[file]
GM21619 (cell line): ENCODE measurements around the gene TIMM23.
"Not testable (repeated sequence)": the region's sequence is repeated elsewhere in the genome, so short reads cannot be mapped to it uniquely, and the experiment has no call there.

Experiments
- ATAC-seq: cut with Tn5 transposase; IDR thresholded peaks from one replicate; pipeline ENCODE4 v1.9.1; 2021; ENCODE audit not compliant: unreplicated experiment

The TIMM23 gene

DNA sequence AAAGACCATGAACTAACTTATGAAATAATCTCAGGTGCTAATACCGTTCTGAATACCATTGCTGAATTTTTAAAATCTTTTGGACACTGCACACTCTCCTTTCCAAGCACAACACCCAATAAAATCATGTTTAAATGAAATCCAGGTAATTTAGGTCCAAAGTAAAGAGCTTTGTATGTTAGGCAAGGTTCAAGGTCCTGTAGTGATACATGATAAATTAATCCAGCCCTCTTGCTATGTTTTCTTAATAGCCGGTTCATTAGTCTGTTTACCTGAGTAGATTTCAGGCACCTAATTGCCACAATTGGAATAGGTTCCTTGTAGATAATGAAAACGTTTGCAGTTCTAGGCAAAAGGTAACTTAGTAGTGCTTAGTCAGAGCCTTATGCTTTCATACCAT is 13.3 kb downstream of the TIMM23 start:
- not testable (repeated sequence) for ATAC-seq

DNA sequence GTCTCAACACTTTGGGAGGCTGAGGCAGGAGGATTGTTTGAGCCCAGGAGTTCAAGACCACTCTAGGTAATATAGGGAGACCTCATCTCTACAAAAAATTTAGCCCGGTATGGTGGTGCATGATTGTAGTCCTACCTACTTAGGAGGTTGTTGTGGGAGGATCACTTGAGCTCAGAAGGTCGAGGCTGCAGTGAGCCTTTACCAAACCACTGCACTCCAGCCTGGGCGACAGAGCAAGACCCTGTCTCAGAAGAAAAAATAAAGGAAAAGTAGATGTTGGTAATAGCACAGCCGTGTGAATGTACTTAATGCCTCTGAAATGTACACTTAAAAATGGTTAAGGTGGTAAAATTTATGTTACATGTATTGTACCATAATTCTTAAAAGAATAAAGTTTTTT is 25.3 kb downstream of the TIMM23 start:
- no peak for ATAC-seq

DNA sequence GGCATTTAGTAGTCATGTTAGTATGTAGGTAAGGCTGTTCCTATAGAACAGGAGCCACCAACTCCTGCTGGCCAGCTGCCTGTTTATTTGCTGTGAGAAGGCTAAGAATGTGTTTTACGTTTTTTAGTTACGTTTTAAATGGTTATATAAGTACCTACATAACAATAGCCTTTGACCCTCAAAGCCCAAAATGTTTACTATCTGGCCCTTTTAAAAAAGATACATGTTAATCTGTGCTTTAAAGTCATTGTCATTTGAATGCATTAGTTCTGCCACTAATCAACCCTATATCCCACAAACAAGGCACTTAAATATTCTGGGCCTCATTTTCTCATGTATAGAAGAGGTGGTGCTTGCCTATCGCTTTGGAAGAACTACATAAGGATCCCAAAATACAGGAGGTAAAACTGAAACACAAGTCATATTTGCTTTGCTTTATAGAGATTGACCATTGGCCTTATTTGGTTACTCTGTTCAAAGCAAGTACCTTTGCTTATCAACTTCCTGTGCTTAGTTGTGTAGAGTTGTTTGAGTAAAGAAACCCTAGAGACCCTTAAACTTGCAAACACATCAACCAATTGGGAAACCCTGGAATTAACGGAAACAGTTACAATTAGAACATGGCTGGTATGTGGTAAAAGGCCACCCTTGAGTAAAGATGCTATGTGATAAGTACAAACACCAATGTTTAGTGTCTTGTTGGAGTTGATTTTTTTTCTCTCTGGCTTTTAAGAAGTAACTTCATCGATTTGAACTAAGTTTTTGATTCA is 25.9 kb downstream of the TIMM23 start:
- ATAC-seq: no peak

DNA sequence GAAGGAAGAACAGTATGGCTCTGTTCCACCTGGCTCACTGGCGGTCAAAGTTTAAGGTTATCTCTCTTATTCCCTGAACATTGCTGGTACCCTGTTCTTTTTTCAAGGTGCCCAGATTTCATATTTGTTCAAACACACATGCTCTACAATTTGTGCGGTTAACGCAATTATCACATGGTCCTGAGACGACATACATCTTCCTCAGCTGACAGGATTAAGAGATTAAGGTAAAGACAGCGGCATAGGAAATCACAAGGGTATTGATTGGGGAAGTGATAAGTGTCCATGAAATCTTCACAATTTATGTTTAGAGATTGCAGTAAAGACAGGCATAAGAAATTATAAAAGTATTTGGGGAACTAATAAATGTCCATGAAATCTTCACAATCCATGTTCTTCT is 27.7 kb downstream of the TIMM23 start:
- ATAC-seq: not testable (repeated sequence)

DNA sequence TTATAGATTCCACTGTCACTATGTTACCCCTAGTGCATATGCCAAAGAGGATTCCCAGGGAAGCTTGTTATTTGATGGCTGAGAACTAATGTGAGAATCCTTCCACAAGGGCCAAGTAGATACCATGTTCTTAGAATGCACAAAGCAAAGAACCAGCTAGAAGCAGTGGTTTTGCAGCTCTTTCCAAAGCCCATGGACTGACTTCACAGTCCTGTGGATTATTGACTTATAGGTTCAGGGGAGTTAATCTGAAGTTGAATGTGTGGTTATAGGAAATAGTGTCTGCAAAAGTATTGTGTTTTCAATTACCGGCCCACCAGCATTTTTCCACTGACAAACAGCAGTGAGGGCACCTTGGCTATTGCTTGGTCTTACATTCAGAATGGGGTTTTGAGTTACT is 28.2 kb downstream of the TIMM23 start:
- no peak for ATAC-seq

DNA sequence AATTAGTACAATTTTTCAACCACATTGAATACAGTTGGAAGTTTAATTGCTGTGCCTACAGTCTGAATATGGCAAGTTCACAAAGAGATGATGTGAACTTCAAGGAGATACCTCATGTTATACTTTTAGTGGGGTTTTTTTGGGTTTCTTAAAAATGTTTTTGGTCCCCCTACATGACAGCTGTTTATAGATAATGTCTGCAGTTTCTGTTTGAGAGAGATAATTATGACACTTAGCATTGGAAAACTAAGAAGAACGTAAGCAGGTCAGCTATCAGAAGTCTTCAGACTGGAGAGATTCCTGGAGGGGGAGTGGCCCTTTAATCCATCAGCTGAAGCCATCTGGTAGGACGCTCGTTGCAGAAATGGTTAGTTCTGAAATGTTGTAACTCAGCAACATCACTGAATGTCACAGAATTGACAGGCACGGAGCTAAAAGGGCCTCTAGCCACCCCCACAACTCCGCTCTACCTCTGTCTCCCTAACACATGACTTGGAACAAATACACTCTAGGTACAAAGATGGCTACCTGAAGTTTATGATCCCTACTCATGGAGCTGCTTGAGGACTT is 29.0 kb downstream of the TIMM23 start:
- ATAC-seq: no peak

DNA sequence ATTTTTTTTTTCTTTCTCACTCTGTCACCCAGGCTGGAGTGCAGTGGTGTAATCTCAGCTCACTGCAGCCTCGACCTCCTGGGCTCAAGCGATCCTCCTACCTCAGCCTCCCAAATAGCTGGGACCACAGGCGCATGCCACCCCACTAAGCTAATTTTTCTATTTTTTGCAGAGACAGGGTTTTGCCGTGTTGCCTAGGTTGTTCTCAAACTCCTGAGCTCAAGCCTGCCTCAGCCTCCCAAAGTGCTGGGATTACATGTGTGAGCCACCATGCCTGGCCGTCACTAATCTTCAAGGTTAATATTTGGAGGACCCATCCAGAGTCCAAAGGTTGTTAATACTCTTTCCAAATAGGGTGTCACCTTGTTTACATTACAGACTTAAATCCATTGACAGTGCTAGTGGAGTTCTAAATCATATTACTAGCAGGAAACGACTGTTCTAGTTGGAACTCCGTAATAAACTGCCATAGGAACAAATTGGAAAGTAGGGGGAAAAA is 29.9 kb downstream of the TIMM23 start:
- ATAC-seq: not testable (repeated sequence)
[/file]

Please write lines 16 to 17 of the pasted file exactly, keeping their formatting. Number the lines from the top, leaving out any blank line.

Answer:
DNA sequence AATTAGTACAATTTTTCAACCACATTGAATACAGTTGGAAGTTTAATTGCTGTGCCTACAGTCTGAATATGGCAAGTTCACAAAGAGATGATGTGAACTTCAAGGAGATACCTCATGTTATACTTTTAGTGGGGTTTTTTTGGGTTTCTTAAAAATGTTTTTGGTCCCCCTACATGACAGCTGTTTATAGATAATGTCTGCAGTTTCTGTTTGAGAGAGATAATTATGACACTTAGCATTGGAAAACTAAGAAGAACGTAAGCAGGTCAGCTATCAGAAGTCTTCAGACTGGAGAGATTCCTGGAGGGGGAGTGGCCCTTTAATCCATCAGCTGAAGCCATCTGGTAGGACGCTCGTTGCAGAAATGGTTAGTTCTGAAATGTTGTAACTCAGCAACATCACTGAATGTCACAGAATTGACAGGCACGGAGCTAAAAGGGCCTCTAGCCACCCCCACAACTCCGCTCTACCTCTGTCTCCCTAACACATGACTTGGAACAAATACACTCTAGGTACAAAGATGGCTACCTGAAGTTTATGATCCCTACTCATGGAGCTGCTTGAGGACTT is 29.0 kb downstream of the TIMM23 start:
- ATAC-seq: no peak